Imperial units

  • the former weights and measures office in seven sisters, london (590 seven sisters road).

    the imperial system of units, imperial system or imperial units (also known as british imperial[1] or exchequer standards of 1825) is the system of units first defined in the british weights and measures act 1824 and continued to be developed through a series of weights and measures acts and amendments. the imperial units replaced the winchester standards, which were in effect from 1588 to 1825.[2] the system came into official use across the british empire. by the late 20th century, most nations of the former empire had officially adopted the metric system as their main system of measurement but imperial units are still used in the united kingdom, canada and other countries formerly part of the british empire. the imperial system developed from what were first known as english units, as did the related system of united states customary units.

    the modern legislation defining the imperial system of units is given in the weights and measures act 1985 (as amended).[3]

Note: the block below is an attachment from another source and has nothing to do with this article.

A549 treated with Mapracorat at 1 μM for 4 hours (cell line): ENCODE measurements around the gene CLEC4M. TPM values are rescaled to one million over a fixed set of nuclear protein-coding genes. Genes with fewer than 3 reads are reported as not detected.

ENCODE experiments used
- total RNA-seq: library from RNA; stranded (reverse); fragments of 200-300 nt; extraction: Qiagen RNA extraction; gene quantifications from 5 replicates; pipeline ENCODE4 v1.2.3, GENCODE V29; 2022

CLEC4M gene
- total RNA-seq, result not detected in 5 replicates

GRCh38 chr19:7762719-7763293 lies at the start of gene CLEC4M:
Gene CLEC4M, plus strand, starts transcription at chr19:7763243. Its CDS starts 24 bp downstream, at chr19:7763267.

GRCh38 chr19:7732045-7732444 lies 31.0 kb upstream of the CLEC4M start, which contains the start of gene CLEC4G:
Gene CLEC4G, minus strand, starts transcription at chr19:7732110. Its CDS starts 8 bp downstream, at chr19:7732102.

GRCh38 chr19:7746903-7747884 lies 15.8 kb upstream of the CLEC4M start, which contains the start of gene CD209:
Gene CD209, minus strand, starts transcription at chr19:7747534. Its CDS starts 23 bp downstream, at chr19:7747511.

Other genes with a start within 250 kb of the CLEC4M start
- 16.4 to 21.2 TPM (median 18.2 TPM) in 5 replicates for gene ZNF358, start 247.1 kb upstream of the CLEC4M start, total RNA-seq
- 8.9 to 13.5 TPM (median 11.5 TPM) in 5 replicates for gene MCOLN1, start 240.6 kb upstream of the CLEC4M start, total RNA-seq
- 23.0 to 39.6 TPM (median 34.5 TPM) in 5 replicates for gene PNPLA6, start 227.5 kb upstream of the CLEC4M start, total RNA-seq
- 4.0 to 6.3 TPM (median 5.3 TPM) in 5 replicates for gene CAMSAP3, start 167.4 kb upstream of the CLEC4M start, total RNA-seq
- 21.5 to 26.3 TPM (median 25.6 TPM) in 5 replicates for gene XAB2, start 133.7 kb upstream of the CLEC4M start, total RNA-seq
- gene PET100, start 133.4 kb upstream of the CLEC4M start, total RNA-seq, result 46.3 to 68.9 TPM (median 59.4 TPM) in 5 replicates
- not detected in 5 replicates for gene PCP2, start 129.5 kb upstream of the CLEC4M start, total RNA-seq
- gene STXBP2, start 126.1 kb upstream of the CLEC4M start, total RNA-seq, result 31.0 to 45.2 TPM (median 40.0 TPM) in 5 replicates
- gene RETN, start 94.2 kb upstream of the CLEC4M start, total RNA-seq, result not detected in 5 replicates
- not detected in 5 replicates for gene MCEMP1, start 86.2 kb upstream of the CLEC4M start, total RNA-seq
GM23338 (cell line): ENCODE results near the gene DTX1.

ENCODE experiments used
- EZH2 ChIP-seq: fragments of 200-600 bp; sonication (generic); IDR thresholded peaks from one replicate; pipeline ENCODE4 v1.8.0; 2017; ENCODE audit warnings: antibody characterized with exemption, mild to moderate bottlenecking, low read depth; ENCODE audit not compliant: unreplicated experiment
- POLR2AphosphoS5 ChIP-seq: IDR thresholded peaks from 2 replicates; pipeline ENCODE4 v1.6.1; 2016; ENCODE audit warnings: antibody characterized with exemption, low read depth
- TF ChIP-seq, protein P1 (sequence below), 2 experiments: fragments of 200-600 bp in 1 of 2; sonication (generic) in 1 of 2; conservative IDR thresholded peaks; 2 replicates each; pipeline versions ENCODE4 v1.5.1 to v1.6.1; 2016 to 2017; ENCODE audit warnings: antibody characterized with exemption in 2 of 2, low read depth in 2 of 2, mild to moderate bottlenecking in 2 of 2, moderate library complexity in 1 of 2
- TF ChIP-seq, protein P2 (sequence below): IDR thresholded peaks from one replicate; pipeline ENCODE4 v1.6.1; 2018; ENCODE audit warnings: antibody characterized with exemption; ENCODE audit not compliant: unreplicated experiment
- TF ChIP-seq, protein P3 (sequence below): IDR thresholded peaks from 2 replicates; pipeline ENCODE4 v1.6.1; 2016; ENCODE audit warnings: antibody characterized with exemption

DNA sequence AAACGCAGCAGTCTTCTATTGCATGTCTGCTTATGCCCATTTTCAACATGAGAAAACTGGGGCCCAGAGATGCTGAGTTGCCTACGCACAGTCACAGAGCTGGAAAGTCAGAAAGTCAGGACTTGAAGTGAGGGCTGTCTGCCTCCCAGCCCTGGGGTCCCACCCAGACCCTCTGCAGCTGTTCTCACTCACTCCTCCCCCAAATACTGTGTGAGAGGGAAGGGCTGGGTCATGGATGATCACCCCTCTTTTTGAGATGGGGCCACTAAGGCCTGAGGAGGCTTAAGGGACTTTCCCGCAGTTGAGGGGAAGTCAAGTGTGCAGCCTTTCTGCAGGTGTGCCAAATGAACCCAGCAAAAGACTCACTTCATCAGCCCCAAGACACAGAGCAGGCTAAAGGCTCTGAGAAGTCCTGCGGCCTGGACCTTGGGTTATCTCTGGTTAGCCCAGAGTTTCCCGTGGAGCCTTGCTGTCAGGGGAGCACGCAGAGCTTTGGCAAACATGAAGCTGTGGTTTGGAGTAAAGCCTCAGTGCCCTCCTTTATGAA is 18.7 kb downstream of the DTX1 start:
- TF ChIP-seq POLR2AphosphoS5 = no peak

• implementation
  • units
  • natural equivalents
  • relation to other systems
  • current use
  • see also
  • notes
  • references
  • external links

The former Weights and Measures office in Seven Sisters, London (590 Seven Sisters Road).

The imperial system of units, imperial system or imperial units (also known as British Imperial[1] or Exchequer Standards of 1825) is the system of units first defined in the British Weights and Measures Act 1824 and continued to be developed through a series of Weights and Measures Acts and amendments. The imperial units replaced the Winchester Standards, which were in effect from 1588 to 1825.[2] The system came into official use across the British Empire. By the late 20th century, most nations of the former empire had officially adopted the metric system as their main system of measurement but imperial units are still used in the United Kingdom, Canada and other countries formerly part of the British Empire. The imperial system developed from what were first known as English units, as did the related system of United States customary units.

The modern legislation defining the imperial system of units is given in the Weights and Measures Act 1985 (as amended).[3]